Normal Accident Theory and Swiss Cheese Model

Topics: Three Mile Island accident, Nuclear safety, Chernobyl disaster Pages: 8 (2169 words) Published: April 12, 2012
1. Executive Summary
Normal accident theory and Swiss cheese model are influential models in studying system accident causation. This paper is going to help us to gain understanding of both models and to critically compare them. The first part of the study is an introduction of the both models. In the second part, Three Mile Island nuclear accident will be taken as an example to see how the models analyse causations of an accident. In this part, the fact of the accident will be presented first, then normal accident theory and Swiss cheese model will be invited to identify the causes of the accident respectively. The evaluation and comparison of the two models will be discussed in the final part. Both models conclude that accidents are unavoidable, while Swiss cheese model provides general methods to reduce accidents. Normal accident theory views technology itself as the main factor that contributes to accidents, however, Swiss cheese model has the opinion that accidents resulted from interaction of multiple factors from different levels in organization.

2. Introduction and Aims
System accident is regarded as unpredictable and inevitable in high-risk system because of the system’s complexity. Both normal accident theory and Swiss cheese model are accident theories to study accident causation. The study aims to understand how both accident models work and compare the two models to see what contributions and limitations of each of them. Three Mile Island accident is one of the most significant nuclear accidents in history. It is a typical accident in complex and high-hazard system. There have been plenty of studies to analyse the accident. Therefore, Three Mile Island accident will be a helpful case for us to study the models.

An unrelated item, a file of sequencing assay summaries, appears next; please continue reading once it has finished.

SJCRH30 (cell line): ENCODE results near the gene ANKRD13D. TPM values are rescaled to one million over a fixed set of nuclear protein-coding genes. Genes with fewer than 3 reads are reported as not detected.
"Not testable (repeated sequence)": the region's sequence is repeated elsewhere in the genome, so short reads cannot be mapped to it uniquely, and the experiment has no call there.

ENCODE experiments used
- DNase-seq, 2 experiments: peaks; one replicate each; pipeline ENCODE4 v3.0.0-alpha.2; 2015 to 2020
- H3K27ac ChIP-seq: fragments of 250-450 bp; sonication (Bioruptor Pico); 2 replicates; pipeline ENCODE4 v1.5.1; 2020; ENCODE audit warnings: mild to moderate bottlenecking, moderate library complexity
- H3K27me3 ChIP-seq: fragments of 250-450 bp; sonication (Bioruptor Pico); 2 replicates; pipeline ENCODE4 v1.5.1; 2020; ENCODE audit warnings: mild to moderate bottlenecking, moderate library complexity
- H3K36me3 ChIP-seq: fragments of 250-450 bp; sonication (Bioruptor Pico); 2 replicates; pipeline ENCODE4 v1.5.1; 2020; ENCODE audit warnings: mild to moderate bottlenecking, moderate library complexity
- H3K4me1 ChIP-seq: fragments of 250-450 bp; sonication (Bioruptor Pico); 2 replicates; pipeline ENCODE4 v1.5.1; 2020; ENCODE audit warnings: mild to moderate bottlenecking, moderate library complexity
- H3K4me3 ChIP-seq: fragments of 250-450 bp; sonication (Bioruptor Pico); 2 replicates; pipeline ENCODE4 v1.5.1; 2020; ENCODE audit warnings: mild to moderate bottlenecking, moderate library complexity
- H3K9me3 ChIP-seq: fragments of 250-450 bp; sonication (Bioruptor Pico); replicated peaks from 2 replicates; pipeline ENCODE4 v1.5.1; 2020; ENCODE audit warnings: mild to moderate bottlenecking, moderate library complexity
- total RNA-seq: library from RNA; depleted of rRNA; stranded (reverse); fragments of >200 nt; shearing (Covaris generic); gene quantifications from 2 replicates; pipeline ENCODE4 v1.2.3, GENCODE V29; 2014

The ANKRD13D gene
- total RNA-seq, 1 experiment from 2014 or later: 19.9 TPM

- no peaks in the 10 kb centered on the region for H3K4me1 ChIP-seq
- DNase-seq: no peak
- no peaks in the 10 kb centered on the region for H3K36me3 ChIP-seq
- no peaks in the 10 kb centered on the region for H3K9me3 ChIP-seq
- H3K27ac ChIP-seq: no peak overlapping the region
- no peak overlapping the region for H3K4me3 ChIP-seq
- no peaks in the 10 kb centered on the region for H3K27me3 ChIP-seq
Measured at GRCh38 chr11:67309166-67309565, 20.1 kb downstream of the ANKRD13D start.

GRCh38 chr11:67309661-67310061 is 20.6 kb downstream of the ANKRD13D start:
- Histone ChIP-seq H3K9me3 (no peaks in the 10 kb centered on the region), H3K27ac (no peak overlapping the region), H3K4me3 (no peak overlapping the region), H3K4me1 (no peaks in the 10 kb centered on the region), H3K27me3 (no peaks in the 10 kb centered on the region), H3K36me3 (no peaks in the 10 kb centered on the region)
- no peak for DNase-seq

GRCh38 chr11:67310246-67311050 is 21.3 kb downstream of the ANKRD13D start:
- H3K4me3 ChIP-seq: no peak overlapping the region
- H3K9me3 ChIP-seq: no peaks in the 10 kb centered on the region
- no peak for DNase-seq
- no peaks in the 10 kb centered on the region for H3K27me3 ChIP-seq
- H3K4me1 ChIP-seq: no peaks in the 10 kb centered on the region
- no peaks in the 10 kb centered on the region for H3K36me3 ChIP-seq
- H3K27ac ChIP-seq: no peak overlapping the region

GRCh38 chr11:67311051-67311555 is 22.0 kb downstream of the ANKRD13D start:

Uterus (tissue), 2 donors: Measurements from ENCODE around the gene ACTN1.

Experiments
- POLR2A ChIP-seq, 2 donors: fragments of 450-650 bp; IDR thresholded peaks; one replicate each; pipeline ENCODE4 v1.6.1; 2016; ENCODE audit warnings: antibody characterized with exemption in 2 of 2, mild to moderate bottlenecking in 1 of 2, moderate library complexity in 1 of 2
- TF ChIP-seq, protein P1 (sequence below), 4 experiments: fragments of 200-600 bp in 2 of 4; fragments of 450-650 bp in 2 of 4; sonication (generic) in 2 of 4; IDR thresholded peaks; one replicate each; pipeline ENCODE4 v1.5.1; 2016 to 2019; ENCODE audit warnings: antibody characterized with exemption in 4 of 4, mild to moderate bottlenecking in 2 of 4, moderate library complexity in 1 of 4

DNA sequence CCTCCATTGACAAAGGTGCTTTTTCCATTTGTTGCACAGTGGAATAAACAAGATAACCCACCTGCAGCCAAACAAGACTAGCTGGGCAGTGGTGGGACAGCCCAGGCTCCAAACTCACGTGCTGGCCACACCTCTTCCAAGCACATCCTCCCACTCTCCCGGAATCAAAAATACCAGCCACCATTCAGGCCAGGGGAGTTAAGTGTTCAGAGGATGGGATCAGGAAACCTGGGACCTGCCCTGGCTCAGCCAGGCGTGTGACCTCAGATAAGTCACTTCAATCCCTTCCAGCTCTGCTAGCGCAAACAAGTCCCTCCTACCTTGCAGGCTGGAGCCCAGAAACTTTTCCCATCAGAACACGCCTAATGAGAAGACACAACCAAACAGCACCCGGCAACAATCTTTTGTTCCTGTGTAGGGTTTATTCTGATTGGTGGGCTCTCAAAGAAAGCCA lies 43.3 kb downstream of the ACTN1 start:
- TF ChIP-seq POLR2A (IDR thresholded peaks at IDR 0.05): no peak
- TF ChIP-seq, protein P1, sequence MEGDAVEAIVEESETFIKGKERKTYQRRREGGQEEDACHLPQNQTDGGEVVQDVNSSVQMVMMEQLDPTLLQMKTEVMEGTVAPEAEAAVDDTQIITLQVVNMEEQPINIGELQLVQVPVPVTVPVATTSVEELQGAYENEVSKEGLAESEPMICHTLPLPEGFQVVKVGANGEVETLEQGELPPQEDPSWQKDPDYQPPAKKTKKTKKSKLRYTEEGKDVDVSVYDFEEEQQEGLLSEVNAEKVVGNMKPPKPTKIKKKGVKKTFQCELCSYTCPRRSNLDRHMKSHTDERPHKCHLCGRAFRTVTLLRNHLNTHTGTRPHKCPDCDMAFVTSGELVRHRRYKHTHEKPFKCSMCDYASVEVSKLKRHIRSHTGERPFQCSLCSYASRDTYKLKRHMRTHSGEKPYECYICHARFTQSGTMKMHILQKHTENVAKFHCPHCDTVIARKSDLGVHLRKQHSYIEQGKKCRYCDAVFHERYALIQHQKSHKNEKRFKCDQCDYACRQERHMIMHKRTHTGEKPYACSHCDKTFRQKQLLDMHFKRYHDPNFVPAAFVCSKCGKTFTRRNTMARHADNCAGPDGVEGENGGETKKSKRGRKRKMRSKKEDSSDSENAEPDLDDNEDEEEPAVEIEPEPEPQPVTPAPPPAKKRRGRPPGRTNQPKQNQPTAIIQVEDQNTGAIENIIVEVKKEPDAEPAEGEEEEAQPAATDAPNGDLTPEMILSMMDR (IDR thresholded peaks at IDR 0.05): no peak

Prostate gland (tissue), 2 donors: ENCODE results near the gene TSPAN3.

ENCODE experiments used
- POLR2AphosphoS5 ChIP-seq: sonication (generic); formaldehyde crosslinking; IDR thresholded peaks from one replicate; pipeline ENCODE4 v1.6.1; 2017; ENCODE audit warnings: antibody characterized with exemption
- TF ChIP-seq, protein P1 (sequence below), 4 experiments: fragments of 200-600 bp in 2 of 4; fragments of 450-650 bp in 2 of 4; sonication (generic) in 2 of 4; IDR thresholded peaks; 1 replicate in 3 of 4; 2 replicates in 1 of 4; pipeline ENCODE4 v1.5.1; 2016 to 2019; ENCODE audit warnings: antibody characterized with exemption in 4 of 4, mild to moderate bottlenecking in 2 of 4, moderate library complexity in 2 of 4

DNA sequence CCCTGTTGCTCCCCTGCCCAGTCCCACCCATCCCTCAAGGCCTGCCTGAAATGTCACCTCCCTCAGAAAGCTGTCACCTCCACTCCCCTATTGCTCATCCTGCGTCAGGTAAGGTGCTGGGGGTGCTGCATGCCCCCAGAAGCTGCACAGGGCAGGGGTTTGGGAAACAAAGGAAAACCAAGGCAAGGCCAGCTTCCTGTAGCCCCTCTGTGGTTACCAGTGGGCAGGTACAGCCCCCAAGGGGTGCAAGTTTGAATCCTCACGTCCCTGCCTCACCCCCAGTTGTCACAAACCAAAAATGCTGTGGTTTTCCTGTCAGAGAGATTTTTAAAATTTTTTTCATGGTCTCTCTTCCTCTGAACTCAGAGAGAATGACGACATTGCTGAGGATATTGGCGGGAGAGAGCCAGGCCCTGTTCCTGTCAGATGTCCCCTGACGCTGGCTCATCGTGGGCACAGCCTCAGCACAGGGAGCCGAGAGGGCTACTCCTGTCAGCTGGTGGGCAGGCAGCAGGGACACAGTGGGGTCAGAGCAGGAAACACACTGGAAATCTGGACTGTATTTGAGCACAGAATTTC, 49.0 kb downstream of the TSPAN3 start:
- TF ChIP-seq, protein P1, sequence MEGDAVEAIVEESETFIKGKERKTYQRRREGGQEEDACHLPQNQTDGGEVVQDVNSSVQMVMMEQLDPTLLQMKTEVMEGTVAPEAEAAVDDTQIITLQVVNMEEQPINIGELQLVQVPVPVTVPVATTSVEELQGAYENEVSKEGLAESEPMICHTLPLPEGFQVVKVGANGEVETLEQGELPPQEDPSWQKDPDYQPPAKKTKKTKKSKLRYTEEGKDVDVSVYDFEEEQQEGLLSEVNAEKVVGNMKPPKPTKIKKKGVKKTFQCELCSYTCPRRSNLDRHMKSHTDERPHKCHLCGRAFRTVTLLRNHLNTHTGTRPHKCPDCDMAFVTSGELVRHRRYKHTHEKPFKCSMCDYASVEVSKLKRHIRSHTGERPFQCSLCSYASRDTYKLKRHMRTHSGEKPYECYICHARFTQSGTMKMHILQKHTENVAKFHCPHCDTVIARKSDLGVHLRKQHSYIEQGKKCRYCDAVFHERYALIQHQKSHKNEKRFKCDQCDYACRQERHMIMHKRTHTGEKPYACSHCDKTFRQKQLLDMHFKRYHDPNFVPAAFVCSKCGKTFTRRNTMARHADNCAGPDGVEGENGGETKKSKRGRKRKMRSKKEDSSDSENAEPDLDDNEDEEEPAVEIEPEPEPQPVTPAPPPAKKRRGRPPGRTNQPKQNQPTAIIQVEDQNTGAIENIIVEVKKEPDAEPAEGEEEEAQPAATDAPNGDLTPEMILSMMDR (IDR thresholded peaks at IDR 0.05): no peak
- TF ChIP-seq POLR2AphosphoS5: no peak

3. Accident Models Study
3.1 Introduction of Accident Models
Normal Accident Theory
Charles Perrow termed the system accidents as “normal accident”. He described systems by two important dimensions, interaction and coupling. Interaction can be divided to linear interaction and complex interaction. For systems with complex interaction, when unexpected and unplanned problem occur, they are not visible because there are many interrelated and interdependent elements in the system, it is hard to predict all of the possible failures. Coupling means how the interconnected components affect each other. For tightly coupled systems, if something happened to one component, it will directly influence other components around and connected to it, the chain reactions are easier to happen in tightly coupled system. Crossing the two dimensions, we can see four categories of systems. They are Linear Interaction, Loose Coupling; Complex Interaction, Loose Coupling; Linear Interaction, Tight Coupling; Complex Interaction, Tight Coupling. Perrow augured that those systems which are complex interaction, tight coupling are accident-prone. When a technology is with sufficiently complex interaction and tight coupling, accidents are inevitable and therefore in a normal sense.

Swiss Cheese Model
Swiss cheese model is an organizational model developed by James Reason to explain accident causation in complex technological systems. In Reason’s theory, high technology systems have many defensive layers to prevent accidents: some are engineered others rely on people. However, in real world, no defense is perfect, just like Swiss cheese slices. The holes in Swiss cheese are the imperfections and weakness of the defenses, although they are changing their location, opening and shutting all the time instead of staying statically. As long as the holes in all slices do not line up, the hazards which can go through one or several slices will be blocked by a slice after. In some rare circumstances, holes in all successive slices will line up, and allow hazards pass all defenses, the accidents will happen. There are two reasons to explain the holes arising: active failures and latent conditions. Active failures are unsafe...
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